Andy Murray and Serena Williams. Photograph:( Reuters )
Twice men's singles champion Murray, back playing doubles as he continues his recovery from career-saving hip surgery in February, was earlier turned down for the mixed doubles by new world number one Ash Barty
Andy Murray wanted it, the British fans were desperate for it and the media were working themselves into a frenzy about it and on Tuesday it was confirmed that Serena Williams had said yes.
Speculation has bubbled about a Murray/Williams dream team for the Wimbledon mixed doubles since 23-time Grand Slam singles champion Williams hinted at the weekend about her availability.
After the American struggled past Italian Giulia Gatto-Monticone in the first round of the singles on Tuesday she left the British media in suspense.
"If you guys really want it... all right, done," she teased after initially saying she was still trying to figure out the "singles part" and would "have to see".
But shortly afterwards, Murray's management team confirmed that they would be playing together.
It is a coup for Murray, and the tournament, with crowds set to flock to the All England Club in even greater numbers to try and catch a glimpse of the scratch pairing in action.
Twice men's singles champion Murray, back playing doubles as he continues his recovery from career-saving hip surgery in February, had already been turned down for the mixed doubles by new world number one Ash Barty.
But Williams is not a bad consolation.
Asked at the weekend whether he wanted to play with the American great, the Scot said, with a trademark sense of understatement, the 37-year-old mum would be a "solid" partner.
Williams has won 16 Grand Slam doubles titles but has not played mixed doubles at a major since partnering fellow American Bob Bryan at the 2012 French Open.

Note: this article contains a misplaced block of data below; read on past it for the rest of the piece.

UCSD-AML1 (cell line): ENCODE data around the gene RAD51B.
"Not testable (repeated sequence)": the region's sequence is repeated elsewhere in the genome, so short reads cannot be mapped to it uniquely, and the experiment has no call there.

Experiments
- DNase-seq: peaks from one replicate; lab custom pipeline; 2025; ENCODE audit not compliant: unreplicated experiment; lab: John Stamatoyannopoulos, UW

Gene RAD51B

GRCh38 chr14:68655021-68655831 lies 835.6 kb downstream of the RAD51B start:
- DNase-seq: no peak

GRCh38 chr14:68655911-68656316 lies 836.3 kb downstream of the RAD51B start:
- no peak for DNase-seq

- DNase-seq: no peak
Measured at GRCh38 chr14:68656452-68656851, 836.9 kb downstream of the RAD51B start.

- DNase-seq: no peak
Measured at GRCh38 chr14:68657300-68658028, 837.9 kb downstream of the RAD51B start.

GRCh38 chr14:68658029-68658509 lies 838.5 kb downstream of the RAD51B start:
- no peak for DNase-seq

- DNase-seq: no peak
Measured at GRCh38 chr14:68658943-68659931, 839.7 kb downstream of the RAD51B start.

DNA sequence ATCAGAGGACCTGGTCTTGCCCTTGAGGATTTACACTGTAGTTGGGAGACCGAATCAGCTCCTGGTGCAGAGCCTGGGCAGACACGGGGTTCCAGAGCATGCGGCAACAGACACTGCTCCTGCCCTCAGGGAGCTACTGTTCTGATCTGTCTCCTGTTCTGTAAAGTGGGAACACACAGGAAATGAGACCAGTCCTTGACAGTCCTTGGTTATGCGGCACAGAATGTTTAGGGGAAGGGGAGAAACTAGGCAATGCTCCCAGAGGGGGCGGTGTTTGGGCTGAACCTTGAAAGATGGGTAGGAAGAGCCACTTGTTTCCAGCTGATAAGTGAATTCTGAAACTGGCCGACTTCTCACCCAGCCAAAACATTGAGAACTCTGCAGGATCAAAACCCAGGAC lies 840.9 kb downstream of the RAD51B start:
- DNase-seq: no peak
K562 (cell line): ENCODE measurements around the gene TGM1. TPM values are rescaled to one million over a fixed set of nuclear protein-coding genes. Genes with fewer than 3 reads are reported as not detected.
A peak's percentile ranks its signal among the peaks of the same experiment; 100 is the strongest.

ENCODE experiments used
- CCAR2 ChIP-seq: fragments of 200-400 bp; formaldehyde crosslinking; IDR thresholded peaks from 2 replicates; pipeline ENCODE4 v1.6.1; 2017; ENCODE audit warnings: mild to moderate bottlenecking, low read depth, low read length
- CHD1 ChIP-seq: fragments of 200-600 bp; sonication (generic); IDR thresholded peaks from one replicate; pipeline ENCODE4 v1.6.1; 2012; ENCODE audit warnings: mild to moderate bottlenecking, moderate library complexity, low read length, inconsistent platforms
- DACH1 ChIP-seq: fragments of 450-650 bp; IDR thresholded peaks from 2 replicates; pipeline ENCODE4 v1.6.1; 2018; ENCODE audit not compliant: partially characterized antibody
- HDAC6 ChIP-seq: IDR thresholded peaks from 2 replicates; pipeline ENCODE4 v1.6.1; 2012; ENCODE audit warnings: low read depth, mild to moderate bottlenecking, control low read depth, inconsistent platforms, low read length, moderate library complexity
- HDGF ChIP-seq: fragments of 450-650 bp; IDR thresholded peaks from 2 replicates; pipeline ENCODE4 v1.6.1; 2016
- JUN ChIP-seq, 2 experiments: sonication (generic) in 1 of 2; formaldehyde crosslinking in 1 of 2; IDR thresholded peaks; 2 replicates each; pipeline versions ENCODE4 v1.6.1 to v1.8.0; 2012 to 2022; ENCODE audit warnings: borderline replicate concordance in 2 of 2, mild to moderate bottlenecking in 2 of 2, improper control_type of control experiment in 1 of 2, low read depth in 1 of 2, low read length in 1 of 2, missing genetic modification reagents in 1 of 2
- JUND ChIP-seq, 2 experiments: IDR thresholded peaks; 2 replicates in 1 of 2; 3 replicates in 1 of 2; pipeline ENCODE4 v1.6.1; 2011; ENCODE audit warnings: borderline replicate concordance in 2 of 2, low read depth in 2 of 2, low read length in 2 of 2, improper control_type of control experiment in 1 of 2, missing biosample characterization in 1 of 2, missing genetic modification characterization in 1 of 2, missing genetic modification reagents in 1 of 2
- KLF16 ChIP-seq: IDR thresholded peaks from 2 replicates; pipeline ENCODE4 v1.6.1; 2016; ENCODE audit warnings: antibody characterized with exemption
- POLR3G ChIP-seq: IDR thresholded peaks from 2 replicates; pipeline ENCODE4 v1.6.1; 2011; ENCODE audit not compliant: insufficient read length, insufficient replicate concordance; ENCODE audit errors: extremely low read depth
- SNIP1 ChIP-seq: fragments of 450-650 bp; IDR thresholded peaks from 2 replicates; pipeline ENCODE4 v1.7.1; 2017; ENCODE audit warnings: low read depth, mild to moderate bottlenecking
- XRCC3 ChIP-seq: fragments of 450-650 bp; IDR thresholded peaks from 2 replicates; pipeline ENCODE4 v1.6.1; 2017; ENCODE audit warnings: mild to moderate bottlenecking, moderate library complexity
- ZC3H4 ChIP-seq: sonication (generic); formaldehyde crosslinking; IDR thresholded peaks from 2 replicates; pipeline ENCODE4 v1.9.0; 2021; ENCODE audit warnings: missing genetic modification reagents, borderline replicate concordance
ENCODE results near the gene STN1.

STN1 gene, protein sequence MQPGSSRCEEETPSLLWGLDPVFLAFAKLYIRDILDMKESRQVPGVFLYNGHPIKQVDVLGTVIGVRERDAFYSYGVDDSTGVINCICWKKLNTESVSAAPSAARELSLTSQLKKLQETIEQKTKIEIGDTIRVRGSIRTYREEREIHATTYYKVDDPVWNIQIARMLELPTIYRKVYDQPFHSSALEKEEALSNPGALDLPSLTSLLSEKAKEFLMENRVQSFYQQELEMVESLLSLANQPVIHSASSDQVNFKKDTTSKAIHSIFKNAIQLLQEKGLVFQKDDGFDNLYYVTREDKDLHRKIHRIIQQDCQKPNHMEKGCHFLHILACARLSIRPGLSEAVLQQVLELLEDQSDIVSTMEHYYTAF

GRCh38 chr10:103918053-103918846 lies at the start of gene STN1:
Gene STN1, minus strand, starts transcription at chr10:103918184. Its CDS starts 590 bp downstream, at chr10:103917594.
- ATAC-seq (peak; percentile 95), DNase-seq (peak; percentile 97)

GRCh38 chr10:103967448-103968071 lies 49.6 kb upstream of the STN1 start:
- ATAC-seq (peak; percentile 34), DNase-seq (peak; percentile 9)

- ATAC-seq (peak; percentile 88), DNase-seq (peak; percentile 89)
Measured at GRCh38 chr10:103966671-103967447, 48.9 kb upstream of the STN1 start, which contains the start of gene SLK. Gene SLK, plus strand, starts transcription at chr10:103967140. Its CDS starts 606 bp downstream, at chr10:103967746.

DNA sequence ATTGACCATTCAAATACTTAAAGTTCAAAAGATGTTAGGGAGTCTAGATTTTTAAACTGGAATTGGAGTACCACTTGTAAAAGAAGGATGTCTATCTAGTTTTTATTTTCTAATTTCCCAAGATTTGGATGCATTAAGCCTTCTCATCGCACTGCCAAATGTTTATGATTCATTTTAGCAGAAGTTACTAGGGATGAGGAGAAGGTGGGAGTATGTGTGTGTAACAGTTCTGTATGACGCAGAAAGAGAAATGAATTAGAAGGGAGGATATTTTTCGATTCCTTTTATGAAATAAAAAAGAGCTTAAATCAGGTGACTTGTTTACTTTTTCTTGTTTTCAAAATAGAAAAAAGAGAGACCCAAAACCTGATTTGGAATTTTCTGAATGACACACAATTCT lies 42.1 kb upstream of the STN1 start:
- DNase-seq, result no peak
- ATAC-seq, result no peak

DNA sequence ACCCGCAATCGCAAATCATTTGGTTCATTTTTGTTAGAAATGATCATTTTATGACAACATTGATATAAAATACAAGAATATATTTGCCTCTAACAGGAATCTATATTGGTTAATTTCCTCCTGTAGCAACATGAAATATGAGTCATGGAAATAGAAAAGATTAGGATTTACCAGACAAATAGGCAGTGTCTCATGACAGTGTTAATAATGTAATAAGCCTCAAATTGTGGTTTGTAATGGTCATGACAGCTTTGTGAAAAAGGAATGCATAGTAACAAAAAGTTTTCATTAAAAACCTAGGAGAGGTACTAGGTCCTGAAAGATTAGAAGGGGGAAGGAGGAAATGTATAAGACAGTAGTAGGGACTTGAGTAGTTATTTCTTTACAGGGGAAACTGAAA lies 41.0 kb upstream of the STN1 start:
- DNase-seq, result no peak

She did win the 1998 mixed title at Wimbledon with Max Mirnyi, however, and the prospect of repeating that feat with a player she says she admires greatly proved too tempting.
"His work ethic is just honestly off the charts. That's something I've always respected about him," Serena told reporters when asked about the player who in 2013 became the first British man for 77 years to win Wimbledon.
"His fitness, everything. To do what he's done in an era where there's so many other great male tennis players, so much competition, to rise above it, not many people have done it. He's actually one of the few," Serena said.
Murray, married with two children, also broke the trend and became one of the few top male players to hire a female coach when he took on Amelie Mauresmo for two years from 2014-16.
"He really stands out, he really speaks up about women's issues no matter what," said Williams. "You can tell he has a really strong woman in his life."
The only issue will be whether the American's' knees will cope with the extra demands as she bids for an eighth singles crown here and whether Murray's hip holds up to what will now be a packed doubles programme if they progress.
He is also playing with Frenchman Pierre-Hugues Herbert in the men's doubles having returned to action last month at Queen's Club to win the doubles title with Feliciano Lopez.
Murray's brother Jamie won the mixed doubles at Wimbledon twice, in 2007 with former world number ones Jelena Jankovic and with Martina Hingis 10 years later. He picked his partners well. So it seems has his brother.